Although neutral laws of general applicability that target religious freedom violate the First Amendment unless those laws can withstand strict scrutiny, see Masterpiece Cakeshop, 138 S. Ct. at 1731-32, Plaintiffs' allegations that City "targeted" Plaintiffs, (Am. Compl. (Doc. 39) ¶¶ 155, 167-68), is nothing more than a conclusory statement, which is insufficient to survive a motion to dismiss, Iqbal, 556 U.S. at 678; Custer v. Sweeney, 89 F.3d 1156, 1163 (4th Cir. 1996) (finding that when considering a Rule 12 motion to dismiss, a court need not accept "unwarranted deductions" or "sweeping legal conclusions cast in the form of factual allegations" (internal quotation marks omitted) (quoting 5A Charles A. Wright & B. Arthur R. Miller, Federal Practice and Procedure § 1357, 317-18 (2d ed. 1990)). Plaintiffs have alleged no facts to support their conclusory statements that City targeted Plaintiffs. Therefore, this court will grant City's Motion to Dismiss Plaintiffs' free exercise of religion claim.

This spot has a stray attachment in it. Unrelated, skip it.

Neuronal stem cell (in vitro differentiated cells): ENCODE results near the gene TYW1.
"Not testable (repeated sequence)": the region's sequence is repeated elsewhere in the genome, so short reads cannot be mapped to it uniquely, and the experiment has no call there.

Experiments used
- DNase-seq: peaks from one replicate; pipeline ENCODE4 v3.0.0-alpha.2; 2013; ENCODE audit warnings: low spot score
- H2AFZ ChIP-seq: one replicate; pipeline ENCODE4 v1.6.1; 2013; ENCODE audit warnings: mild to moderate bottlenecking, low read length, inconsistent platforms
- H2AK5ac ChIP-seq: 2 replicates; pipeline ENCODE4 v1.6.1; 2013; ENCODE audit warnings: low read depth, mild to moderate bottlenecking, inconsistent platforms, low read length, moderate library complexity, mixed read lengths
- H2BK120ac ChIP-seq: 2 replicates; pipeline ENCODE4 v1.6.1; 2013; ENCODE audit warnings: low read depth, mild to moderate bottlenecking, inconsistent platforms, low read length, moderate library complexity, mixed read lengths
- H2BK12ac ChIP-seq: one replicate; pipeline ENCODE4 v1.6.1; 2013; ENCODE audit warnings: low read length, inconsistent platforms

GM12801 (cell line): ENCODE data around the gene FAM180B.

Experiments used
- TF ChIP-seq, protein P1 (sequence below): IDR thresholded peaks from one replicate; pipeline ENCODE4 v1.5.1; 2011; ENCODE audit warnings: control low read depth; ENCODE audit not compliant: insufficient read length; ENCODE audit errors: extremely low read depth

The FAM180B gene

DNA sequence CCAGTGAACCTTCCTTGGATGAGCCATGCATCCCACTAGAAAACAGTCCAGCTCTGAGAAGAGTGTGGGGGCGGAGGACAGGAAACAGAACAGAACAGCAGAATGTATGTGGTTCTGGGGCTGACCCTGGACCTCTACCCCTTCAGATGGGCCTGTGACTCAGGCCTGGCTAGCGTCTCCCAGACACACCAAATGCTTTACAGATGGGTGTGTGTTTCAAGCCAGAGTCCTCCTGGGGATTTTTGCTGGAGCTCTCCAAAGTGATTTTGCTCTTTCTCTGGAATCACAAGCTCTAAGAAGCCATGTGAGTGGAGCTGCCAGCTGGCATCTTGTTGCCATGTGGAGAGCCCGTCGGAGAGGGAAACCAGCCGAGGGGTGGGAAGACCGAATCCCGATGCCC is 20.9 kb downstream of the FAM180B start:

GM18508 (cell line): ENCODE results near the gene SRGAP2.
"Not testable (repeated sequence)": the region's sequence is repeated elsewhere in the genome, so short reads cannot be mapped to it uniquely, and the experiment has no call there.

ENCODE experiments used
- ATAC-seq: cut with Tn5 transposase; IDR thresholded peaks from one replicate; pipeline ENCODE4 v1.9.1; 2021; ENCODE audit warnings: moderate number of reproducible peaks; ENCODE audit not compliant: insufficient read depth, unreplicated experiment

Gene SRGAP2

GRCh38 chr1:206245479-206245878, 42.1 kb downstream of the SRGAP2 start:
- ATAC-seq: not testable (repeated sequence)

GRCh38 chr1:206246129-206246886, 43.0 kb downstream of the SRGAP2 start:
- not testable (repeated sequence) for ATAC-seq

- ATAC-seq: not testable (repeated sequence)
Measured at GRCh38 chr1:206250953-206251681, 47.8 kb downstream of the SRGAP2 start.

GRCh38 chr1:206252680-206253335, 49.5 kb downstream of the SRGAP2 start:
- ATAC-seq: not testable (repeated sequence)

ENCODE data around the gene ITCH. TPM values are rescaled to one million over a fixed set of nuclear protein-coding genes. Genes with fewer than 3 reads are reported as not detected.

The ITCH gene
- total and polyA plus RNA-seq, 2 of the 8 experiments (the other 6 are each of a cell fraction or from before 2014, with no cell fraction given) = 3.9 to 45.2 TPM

3. Freedom of Association (Claim Four)